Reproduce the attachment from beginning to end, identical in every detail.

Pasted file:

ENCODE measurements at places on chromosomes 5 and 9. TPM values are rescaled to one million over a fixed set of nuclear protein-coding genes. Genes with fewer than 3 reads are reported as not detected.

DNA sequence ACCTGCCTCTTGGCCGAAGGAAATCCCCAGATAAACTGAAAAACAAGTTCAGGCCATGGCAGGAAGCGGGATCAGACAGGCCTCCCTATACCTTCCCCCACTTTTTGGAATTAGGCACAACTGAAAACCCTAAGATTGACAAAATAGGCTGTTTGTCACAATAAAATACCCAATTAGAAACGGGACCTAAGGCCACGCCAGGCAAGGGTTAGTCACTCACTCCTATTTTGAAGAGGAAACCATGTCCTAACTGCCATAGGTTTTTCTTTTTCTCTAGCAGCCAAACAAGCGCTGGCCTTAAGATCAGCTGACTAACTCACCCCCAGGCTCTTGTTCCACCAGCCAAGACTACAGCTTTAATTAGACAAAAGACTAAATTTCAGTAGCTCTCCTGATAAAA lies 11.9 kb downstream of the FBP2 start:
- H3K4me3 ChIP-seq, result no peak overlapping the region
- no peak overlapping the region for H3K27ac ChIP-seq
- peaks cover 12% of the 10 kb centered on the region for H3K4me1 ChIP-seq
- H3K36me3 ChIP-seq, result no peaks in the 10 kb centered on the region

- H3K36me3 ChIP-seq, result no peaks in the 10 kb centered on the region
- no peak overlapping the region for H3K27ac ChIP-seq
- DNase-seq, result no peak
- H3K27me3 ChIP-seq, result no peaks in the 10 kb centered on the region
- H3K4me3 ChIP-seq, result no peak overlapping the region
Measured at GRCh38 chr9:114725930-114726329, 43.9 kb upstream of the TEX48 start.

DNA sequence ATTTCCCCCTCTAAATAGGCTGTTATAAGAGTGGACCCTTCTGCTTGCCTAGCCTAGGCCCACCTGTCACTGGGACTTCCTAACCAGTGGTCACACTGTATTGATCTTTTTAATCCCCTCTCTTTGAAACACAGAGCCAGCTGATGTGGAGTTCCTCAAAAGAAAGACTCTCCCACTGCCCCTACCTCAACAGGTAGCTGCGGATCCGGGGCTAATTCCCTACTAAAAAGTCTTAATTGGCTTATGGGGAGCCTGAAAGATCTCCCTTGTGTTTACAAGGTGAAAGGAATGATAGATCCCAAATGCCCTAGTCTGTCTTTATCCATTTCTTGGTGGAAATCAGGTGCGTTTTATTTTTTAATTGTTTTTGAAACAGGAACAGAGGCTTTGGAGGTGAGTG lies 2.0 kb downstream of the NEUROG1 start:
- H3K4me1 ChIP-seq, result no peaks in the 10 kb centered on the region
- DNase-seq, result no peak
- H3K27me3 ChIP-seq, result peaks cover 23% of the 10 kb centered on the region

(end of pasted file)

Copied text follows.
ENCODE measurements at places on chromosomes 5 and 9. TPM values are rescaled to one million over a fixed set of nuclear protein-coding genes. Genes with fewer than 3 reads are reported as not detected.

DNA sequence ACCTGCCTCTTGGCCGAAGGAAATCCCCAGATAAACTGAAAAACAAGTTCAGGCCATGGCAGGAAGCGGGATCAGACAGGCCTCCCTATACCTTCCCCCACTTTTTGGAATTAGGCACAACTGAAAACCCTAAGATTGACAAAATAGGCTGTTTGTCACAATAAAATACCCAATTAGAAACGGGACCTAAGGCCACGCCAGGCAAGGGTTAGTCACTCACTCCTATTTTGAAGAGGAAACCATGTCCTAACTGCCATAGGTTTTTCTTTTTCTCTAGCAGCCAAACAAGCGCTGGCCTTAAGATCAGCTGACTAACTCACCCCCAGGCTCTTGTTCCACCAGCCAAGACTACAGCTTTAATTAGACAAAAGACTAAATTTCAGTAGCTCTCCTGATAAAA lies 11.9 kb downstream of the FBP2 start:
- H3K4me3 ChIP-seq, result no peak overlapping the region
- no peak overlapping the region for H3K27ac ChIP-seq
- peaks cover 12% of the 10 kb centered on the region for H3K4me1 ChIP-seq
- H3K36me3 ChIP-seq, result no peaks in the 10 kb centered on the region

- H3K36me3 ChIP-seq, result no peaks in the 10 kb centered on the region
- no peak overlapping the region for H3K27ac ChIP-seq
- DNase-seq, result no peak
- H3K27me3 ChIP-seq, result no peaks in the 10 kb centered on the region
- H3K4me3 ChIP-seq, result no peak overlapping the region
Measured at GRCh38 chr9:114725930-114726329, 43.9 kb upstream of the TEX48 start.

DNA sequence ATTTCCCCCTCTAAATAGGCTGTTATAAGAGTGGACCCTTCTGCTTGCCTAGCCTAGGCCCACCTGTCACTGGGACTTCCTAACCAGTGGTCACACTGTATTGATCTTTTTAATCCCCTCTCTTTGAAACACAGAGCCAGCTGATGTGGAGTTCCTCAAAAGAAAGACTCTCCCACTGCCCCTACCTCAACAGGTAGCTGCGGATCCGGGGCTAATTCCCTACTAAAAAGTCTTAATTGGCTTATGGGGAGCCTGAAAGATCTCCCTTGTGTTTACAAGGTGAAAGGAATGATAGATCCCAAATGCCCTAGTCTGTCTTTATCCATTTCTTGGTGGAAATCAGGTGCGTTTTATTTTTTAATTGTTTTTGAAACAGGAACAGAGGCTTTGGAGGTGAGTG lies 2.0 kb downstream of the NEUROG1 start:
- H3K4me1 ChIP-seq, result no peaks in the 10 kb centered on the region
- DNase-seq, result no peak
- H3K27me3 ChIP-seq, result peaks cover 23% of the 10 kb centered on the region